Then, to continue building trust as the team gets used to tracking their time, look for ways in which the team is benefiting and intentionally point it out to them.  Sometimes we can benefit from something without realizing it and it is important to make the team aware of those benefits as they occur. Constantly seeing the benefits will replace their negative associations attached to tracking time, with positive ones. This will not only build trust, it will also get them closer to truly believing in the question: “Why wouldn’t you track time?”

3. Practice, practice, fail, and practice some more

In order to get good at things, we need to practice and do them consistently until they become habit. Once things are a habit, similar to exercising, they become much easier. And, similarly to practicing anything (piano, sports, gaming, etc.), we will fail along the way.

We must fail in order to get better.

When starting out, you’ll forget to start a timer, you’ll forget to stop one. However, the more you do it, the more it becomes part of you, your daily routine, and you’ll stop forgetting. Be OK with yourself and team members not getting it perfect in the beginning. Don’t let the fear of not getting it right in the beginning stop you from starting to track your time. You’ll quickly see the benefits, it will start to feel good, and you will stop forgetting.

4. Have regular team discussions about time

Just as teams need to practice tracking their time, they also need practice having discussions about the time tracked. Be intentional in reviewing time from an analytical viewpoint, making it part of the discussion on a regular basis. After awhile, the discussion will come naturally.

Sometimes 1 hour of work for one client can feel much harder than 10 hours for another. This helped us eventually learn that we liked doing development more than design and could get paid for it easier.

For example, when our primary business was focused on web development, we would meet on Monday and review the previous week. We would first ask, “Did it feel like a good week? A bad week? Somewhere in between?” We would then look at where our time actually went, which projects/clients we worked on, etc. Sometimes 1 hour of work for one client can feel much harder than 10 hours for another. This helped us eventually learn that we liked doing development more than design and could get paid for it easier.

Here are examples of some additional questions that guided our discussions during our weekly meetings:

  • When we bid on this web development project, did we build in enough time? What do our margins look like? Should we increase our estimates for future bids?
  • Do we like how this project turned out? Time feel about right? Too tight?
  • This project was different than usual but we took it on? Should we do more like this or stay clear?
  • We flat bid this project, but our hours came in high? An anomaly or are we not bidding high enough for these types of jobs?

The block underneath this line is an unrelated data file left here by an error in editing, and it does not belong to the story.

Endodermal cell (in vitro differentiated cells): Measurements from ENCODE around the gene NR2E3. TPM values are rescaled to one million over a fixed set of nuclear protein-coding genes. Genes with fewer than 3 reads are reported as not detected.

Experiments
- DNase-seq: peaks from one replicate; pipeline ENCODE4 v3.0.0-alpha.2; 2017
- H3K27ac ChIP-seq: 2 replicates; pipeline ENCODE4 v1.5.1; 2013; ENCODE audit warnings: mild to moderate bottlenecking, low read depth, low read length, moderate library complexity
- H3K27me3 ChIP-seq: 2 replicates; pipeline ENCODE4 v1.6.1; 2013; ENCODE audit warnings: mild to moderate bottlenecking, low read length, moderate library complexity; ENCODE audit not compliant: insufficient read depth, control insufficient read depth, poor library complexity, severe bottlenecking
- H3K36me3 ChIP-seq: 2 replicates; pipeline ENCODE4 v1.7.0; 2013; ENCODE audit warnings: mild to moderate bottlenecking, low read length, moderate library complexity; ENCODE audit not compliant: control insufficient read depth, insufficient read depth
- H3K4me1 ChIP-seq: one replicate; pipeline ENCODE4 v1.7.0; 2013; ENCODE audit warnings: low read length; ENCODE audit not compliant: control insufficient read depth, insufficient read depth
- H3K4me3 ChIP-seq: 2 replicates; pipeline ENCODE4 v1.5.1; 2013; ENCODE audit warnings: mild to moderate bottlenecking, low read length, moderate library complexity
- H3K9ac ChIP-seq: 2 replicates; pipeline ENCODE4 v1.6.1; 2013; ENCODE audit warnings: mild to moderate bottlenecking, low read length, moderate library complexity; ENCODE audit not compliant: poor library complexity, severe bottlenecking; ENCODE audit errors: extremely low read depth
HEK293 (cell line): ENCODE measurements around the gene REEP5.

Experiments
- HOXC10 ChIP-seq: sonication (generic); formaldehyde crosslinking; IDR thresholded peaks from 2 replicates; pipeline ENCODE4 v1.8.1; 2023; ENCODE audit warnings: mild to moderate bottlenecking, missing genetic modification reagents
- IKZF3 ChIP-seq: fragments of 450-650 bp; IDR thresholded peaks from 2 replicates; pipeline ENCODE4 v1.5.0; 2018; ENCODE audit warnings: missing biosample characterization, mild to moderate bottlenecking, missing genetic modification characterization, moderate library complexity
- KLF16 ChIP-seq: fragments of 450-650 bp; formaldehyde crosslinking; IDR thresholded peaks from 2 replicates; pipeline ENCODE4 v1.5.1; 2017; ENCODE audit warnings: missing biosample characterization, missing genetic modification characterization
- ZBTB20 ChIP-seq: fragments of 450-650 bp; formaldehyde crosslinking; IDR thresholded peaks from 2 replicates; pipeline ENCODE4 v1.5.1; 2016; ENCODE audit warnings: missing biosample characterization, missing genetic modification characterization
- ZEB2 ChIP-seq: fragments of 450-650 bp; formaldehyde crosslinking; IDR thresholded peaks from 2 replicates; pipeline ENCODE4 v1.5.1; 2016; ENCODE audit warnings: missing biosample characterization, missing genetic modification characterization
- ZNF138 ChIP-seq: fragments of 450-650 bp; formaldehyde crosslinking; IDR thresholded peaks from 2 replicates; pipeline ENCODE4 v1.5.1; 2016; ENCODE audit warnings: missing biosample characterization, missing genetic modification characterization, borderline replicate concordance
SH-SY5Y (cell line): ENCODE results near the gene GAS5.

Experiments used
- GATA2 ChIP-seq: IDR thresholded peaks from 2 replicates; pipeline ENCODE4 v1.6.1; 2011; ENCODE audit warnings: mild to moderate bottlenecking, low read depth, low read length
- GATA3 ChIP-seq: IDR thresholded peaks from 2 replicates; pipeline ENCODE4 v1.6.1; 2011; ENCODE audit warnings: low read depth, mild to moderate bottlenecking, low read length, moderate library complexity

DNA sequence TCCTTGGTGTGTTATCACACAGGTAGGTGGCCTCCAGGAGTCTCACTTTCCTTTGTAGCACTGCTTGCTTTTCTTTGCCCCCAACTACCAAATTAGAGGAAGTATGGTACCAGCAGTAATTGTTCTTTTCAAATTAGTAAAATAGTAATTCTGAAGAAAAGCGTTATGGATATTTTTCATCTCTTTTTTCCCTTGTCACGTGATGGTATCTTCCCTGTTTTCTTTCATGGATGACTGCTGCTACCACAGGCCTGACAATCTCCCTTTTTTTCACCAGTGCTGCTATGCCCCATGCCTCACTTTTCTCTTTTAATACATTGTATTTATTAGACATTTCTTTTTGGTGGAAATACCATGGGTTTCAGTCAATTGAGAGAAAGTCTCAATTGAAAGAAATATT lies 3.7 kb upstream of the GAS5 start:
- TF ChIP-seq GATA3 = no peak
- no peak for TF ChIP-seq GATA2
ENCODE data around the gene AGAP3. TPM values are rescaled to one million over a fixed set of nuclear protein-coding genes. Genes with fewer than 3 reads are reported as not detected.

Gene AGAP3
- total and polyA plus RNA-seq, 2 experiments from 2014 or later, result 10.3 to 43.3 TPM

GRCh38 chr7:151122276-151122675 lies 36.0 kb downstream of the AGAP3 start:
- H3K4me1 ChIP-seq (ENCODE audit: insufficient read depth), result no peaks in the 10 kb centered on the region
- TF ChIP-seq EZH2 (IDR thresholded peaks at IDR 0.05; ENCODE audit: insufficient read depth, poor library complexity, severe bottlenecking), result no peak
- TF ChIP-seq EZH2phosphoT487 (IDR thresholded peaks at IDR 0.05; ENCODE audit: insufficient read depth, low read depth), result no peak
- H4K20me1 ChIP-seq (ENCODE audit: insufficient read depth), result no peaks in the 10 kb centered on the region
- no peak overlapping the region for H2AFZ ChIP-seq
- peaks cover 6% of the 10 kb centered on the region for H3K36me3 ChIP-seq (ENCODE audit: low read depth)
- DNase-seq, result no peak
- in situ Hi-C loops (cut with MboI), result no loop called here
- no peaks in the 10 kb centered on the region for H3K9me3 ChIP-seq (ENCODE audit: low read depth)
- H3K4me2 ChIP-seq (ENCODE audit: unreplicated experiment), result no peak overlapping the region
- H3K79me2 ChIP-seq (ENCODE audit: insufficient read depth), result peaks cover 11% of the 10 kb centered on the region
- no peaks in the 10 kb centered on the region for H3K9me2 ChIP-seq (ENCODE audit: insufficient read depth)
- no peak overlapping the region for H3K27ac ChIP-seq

This approach to being honest about where your time is going, tracking it and setting goals as a team, instead of “Hey Resource Joe, here’s your time report for last week and here’s what you did every minute,” allows you to effectively use your main resources in a way that works for them and you as a company. And as a professional services company, your main resources are your people and time.

When you get to the point where tracking time becomes about tracking productivity, you will have a finger on the pulse, or “intervals” (the ups and downs) of your business. You will be better equiped to make decisions about your business. If the team is happy, clients are happy and you know you can bill out a certain number of hours a week, what’s the best way then to grow? Hire more people and take on more work? Or possibly, for those teams that don’t want to grow in numbers and want to stay small, consider increasing your rates.

Photo credit: Pricenfees

Leave a Reply

Intervals Blog

A collection of useful tips, tales and opinions based on decades of collective experience designing and developing web sites and web-based applications.

What is Intervals?

Intervals is online time, task and project management software built by and for web designers, developers and creatives.
Learn more…

John Reeve
Author Profile
John Reeve

John is a co-founder, web designer and developer at Pelago. His blog posts are inspired by everyday encounters with designers, developers, creatives and small businesses in general. John is an avid reader and road cyclist.
» More about John
» Read posts by John

Jennifer Payne
Author Profile
Jennifer Payne

Jennifer is the Director of Quality and Efficiency at Pelago. Her blog posts are based largely on her experience working with teams to improve harmony and productivity. Jennifer is a cat person.
» More about Jennifer
» Read posts by Jennifer

Michael Payne
Author Profile
Michael Payne

Michael is a co-founder and product architect at Pelago. His contributions stem from experiences managing the development process behind web sites and web-based applications such as Intervals. Michael drives a 1990 Volkswagen Carat with a rebuilt 2.4 liter engine from GoWesty.
» More about Michael
» Read posts by Michael

Videos, tips & tricks